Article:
Thursday, March 19, 2015

To Review or Not to Review? (I Still Haven’t Decided)

- a post by Jeanna Mason Stay

This week I finished a book that I wasn’t certain I was going to enjoy. It was a kindle freebie many moons ago, and I picked it up (because, hey, free!). Then it languished until a week or so ago, when I finally started it.

I really rather enjoyed it. Yes, there were quirks I did not love (I thought the author’s figurative language simply didn’t work in many instances; I also didn’t find the main character’s personality entirely consistent). But I found the story to be overall enjoyable and tense enough to make me nervous reading it at night (it was a thriller). My biggest beef was the ending, which I found abrupt and far too unfinished, even for being the first in the series. This ending probably knocked half a star off my enjoyment level.

Still, I figured that I could give a fairly honest, fairly positive review. I used to write scathing reviews of books I didn’t like, but now I don’t bother with a review at all unless I can honestly say that I enjoyed it well enough to merit at least 3 stars out of 5.* In my opinion, that’s pretty reasonable. Three stars says, “Hey, I liked this. I didn’t love it, but if this is a genre you enjoy, this book is worth a look.” So I clicked over to Amazon to write a review.

And then I saw the ratings.

Out of about 150 reviews, there was only one 1-star review. Every single other review was either 4 or 5 stars. This is incredibly unusual, and it made me suspicious. Out of curiosity, I clicked the 1-star review. Which is when I discovered that the 1-star reviewer had received bucketloads of comments (almost all deleted by Amazon) from either the author or the author’s friends—all because he had given a 1-star review.

Note to authors: Bullying your readers is NOT COOL, even if they don’t like your book.

In skimming through some of the other reviews, I found that the author had told someone else who didn’t like his first book that they should give the second book a try anyway—it was even better. While that might be true, I was really uncomfortable with the tone going on here: like my book or be pressured into liking my book.

Now I’m sitting on what I would have considered a positive review, torn between posting and not posting it. I’d rather not get into a fight with the author of a book I enjoyed, you know? And I’d also rather not have an indie author out there gunning for me when one day I am published. I’m a bit angry at this author’s handling of negative reviews, too. Sure, indie publishing is hard, and negative reviews can hurt; but dishonestly positive reviews feel, well, dishonest.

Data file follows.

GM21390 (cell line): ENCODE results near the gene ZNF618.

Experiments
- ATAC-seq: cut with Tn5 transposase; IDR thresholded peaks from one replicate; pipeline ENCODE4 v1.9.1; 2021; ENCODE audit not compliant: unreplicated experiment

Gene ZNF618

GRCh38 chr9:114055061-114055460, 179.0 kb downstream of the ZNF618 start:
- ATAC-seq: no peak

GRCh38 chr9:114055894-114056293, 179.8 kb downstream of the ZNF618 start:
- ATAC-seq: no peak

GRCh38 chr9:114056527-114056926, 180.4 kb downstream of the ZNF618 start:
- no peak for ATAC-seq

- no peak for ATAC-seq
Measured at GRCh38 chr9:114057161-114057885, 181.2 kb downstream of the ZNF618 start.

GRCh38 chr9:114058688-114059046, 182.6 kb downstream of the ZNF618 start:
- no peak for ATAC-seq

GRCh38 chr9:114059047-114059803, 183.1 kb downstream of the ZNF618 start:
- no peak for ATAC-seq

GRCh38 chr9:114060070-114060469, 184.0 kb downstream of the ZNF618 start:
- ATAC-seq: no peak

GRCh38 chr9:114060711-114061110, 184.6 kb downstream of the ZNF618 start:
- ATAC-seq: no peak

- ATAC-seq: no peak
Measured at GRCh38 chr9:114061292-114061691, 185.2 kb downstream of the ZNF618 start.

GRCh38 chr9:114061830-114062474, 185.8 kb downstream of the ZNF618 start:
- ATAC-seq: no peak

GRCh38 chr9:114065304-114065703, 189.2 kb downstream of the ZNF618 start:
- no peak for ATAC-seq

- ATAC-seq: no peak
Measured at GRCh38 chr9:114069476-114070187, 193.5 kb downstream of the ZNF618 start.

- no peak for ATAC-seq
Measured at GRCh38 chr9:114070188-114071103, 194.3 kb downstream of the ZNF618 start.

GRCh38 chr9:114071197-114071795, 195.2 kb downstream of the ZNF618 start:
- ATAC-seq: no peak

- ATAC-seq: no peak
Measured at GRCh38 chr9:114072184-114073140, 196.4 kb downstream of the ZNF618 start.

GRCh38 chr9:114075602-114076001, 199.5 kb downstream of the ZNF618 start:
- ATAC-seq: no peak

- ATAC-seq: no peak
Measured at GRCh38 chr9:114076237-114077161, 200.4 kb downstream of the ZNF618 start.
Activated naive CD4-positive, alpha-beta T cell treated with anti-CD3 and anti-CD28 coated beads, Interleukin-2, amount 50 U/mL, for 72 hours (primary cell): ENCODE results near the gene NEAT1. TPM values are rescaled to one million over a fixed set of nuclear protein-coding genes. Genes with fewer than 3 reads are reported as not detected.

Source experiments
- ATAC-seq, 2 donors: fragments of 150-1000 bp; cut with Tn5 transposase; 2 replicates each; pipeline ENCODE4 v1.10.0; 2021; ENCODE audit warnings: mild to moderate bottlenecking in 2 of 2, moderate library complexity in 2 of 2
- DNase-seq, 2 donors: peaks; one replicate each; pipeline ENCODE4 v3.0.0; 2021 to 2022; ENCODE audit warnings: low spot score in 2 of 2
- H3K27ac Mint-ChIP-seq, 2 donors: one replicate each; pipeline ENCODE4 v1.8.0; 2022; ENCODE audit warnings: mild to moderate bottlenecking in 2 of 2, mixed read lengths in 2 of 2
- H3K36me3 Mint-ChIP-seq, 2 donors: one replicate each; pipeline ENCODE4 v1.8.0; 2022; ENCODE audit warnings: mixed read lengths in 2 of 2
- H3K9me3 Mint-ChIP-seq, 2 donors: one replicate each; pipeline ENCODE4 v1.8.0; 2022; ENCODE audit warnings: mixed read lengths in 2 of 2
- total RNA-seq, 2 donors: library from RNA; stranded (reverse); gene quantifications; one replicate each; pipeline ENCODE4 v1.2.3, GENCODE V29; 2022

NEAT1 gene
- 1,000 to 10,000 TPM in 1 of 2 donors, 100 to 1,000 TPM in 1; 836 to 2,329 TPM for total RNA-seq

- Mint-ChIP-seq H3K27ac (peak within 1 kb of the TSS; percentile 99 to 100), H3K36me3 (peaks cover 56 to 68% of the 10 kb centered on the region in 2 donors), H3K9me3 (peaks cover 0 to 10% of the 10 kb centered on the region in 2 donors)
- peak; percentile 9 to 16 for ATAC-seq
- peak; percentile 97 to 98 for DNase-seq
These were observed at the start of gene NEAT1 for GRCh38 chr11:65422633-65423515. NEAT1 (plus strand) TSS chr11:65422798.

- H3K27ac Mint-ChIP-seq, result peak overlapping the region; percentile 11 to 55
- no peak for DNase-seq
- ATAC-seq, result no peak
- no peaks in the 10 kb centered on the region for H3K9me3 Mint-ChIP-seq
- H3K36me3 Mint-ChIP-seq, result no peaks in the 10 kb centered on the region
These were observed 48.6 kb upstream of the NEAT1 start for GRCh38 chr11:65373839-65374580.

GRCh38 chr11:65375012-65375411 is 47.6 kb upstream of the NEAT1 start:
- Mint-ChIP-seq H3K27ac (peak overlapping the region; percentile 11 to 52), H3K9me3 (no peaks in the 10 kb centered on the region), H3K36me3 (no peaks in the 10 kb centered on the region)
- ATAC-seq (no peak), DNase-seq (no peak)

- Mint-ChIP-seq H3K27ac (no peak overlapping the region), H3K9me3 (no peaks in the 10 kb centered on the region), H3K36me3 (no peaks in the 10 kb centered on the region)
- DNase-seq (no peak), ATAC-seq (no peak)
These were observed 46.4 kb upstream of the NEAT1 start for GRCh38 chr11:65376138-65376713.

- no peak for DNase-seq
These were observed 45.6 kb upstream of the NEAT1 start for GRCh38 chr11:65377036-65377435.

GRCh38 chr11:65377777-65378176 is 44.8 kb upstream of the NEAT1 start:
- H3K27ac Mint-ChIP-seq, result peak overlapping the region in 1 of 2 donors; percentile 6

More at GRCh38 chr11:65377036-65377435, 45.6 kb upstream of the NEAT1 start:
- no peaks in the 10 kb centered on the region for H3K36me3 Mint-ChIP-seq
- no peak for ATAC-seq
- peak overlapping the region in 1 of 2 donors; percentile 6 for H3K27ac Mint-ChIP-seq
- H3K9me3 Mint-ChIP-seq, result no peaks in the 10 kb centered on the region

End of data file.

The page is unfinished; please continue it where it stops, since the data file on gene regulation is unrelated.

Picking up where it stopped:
So I guess I’ll figure it out. Or maybe I’ll just let it all slip because I’ve got better things to do with my time. Who knows?

In the meantime, have you ever faced a situation like this (either as the reviewer or as the receiver of a negative review)? If so, how did you handle it?

* Actually, I will still write reviews of books I hated if the author is either a) dead or b) so rich and famous that my negative review is just a drop in the bucket. But they’re usually not scathing anymore.**
** Unless the book is named Wuthering Heights or Romeo and Juliet. Then all bets are off.


  1. Bullying is never appropriate or acceptable.

    I wrote a review once, that was actually a very positive review, but the first two paragraphs made it seem otherwise. I actually went back and deleted the 2nd paragraph because when I wrote it, while meant as a positive, and then read it later, it had changed somehow and seemed to be really negative. The impetus for this was the book's author, but he did so in a very non-confrontational manner.

  2. I think that as long as a review is honest, straightforward, specifically and constructively critical, and not emotionally charged then it is valid and worthwhile. If I were you, I would post the review, because I think you’d be doing the author a favor. It’s like a free critique, and even if they chafed at it, you’d better believe your words would still be in their head the next time they wrote a book.

    If it were me, I would leave the review and welcome any followup comments from the author. If you stand by your review, you should be willing and able to handle anything the author (or other commenters) might throw at you and maybe make a point to them that not all reviews are from trolls- some of them are from intelligent people who really appreciate great stories but are even more appreciative of good storytelling.

    Personally, I have discovered that the best way to craft a less-than-stellar review is to couch every negative in some positives and to be very specific with my negatives so that no one can accuse me of just being silly or mean.

    I say go for it!



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